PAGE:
'Game of Thrones': Melisandre actress talks nude scenes
Carice van Houten talks the Red Woman's agenda in this spoiler-free Q&A
It’s really strange to see Melisandre so cold. But there she is, the Game of Thrones sorceress sitting across the table at lunch, her blue eyes piercing—noting she’s downright freezing.
Thankfully, we’re actually lunching with actress Carice van Houten—not her temperature-impervious, heretic-torching character—as she prepares to attend a Thrones event in San Francisco.
“I’m cold in summer,” she says. “I’m the coldest person ever! It’s very ironic I’m never cold in the scripts. Every time I’m shooting, if you don’t see a part of me, there are hot water bottles there.”
Below, we tried our best to get the Dutch actress and singer—who has a great scene in tonight’s episode—to tell us more about her ultra-mysterious character, while also discussing Melisandre’s fixation on Jon Snow, doing nude scenes, and more:
ENTERTAINMENT WEEKLY: So in a huge cast of mysterious characters, you probably play the most mysterious of them all.
CARICE VAN HOUTEN: Yes. I’ve never played a character like this before. In my own country, I play light comedies and funny parts. This is so serious and religious and she’s so sure of herself—most of the time. In another job you can use your own issues [for the performance], but Melisandre is so in control.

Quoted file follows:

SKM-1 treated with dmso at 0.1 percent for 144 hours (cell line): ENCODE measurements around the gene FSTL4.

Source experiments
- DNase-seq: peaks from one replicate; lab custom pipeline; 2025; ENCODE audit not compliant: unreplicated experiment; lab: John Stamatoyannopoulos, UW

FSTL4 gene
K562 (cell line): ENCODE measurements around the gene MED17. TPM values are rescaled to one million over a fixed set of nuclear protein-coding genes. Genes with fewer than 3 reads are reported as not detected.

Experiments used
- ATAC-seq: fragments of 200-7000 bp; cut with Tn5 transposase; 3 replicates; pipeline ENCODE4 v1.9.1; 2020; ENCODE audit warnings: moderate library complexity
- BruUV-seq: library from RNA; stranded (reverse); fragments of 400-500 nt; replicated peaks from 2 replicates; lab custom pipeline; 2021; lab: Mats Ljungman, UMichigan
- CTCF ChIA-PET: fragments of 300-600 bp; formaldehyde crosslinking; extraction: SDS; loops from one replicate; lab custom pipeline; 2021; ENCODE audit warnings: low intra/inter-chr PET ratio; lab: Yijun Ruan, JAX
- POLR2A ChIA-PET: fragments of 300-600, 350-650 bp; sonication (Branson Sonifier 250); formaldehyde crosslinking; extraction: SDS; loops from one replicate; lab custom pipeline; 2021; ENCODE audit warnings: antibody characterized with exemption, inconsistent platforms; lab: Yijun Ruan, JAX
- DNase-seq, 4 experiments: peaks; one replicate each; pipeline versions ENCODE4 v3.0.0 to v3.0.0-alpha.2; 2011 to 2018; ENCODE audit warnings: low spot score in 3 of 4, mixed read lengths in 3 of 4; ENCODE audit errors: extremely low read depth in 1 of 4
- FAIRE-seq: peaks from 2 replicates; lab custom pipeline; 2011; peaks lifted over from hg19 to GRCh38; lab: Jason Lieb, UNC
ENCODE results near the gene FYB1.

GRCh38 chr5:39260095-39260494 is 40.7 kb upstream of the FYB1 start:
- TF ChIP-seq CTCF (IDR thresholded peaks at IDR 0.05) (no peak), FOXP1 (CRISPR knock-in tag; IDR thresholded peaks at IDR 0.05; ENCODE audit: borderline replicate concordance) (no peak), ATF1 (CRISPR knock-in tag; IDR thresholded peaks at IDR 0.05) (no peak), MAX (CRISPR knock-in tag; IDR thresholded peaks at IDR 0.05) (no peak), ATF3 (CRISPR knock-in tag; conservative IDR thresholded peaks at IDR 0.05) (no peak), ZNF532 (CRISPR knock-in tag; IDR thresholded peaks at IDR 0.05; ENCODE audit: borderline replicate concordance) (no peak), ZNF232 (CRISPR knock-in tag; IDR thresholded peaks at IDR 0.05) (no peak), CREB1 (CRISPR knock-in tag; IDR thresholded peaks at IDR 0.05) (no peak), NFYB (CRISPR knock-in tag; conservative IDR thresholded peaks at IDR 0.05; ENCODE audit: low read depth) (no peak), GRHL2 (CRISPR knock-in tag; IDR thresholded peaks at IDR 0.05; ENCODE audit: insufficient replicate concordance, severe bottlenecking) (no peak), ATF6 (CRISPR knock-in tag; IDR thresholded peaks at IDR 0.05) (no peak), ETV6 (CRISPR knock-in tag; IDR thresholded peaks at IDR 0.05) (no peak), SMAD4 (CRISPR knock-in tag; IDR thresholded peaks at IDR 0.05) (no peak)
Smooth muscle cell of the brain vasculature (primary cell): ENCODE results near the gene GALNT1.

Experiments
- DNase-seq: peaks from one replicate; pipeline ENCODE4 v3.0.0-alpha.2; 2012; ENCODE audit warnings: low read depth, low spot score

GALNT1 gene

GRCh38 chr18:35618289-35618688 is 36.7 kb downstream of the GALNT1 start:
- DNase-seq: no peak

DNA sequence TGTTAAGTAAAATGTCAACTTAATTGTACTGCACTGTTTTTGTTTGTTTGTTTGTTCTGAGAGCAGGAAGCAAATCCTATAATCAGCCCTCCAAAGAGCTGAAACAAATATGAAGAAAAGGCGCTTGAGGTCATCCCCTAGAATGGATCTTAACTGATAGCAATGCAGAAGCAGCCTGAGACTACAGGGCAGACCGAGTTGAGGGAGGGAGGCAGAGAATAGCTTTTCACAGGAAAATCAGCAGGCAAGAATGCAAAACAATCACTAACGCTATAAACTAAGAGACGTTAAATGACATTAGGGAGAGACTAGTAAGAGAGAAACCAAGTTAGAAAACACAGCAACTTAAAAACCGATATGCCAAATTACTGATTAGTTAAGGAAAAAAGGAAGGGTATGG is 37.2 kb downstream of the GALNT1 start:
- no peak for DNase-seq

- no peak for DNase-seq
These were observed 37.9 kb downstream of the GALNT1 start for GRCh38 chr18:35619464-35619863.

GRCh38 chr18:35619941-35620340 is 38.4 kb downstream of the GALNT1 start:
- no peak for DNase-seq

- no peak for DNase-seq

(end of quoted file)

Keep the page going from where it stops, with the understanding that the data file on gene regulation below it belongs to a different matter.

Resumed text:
In some ways, it’s a very unnatural character to play. She’s otherworldly.
Yeah, you have to be careful with that. But gradually she’s becoming more human. There’s some emotions that we will see this year that I really like.
And she’s interested in Jon.
That’s something I like about this season. It’s probably my favorite season for my character. She’s slightly shifting from Stannis to Jon. And it’s not clear it’s just because she’s a woman attracted to a younger, beautiful guy. Or if there’s more to it. And it might be a mixture of both.
Have the showrunners told you more about your character — the extent of her abilities and her intentions —than what we’ve seen? Or are you just as in the dark as the rest of us?
I know very little, to be honest. For awhile I think they didn’t know themselves where it was going. Which is the fun of it, and a strange thing, as well. Normally if you do a movie you know the arc of the character. I know a little more.
I love that it’s unclear how much power she really has. Like, she used the leeches to curse Robb Stark, Joffrey Baratheon and Balon Greyjoy—and Greyjoy is still alive at this point on the show. So it’s not clear if she caused those other two deaths somehow, or if she saw they were going to die “in the flames” and then made Stannis believe she caused it, or if she just totally lucked out.
That’s great. I think sometimes she misreads some things.
She’s clearly wickedly burning people alive, yet also convincing at selling this idea that she serves a higher power and that there’s a more important war coming—because as viewers, we know she’s right that there is this threat coming from the White Walkers.
That’s the thing I’ve been trying to play. I don’t know how to play evil. The only thing I can do is play that this is for the greater good and my methods are not … friendly. The only way I can play it is to think there’s something even worse out there and that I’m actually doing people a favor [laughs]. And there is something that I know that I cannot tell you. But it makes sense…